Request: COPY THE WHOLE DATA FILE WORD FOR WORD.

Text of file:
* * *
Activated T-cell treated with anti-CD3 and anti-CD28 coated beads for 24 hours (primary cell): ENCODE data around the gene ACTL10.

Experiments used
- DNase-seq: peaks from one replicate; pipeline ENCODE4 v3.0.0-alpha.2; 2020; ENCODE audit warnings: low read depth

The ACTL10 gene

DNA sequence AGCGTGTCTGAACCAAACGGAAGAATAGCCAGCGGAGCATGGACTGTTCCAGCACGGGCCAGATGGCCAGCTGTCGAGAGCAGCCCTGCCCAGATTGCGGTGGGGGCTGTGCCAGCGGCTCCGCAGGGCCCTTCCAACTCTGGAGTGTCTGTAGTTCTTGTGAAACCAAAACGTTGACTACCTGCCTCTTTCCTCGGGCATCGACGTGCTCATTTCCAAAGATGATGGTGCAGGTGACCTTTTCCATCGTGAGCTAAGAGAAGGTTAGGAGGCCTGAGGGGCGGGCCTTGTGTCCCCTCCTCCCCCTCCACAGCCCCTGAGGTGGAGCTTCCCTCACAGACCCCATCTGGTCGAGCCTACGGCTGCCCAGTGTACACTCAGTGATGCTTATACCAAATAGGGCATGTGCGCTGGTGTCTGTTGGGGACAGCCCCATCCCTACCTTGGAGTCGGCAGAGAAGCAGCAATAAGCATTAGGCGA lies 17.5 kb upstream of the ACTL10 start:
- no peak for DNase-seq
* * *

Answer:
Activated T-cell treated with anti-CD3 and anti-CD28 coated beads for 24 hours (primary cell): ENCODE data around the gene ACTL10.

Experiments used
- DNase-seq: peaks from one replicate; pipeline ENCODE4 v3.0.0-alpha.2; 2020; ENCODE audit warnings: low read depth

The ACTL10 gene

DNA sequence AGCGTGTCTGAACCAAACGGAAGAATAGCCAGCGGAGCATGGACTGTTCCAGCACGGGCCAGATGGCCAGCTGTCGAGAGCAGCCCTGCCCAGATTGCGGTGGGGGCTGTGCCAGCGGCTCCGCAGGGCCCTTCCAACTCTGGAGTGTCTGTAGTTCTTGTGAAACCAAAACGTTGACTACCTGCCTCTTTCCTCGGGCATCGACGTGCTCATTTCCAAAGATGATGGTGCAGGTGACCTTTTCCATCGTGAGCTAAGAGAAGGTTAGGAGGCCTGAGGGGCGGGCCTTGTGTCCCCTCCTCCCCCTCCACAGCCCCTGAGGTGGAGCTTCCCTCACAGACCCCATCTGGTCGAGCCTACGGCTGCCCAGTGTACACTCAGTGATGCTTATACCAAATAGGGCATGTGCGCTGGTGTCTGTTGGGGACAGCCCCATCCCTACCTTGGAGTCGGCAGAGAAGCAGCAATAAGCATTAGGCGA lies 17.5 kb upstream of the ACTL10 start:
- no peak for DNase-seq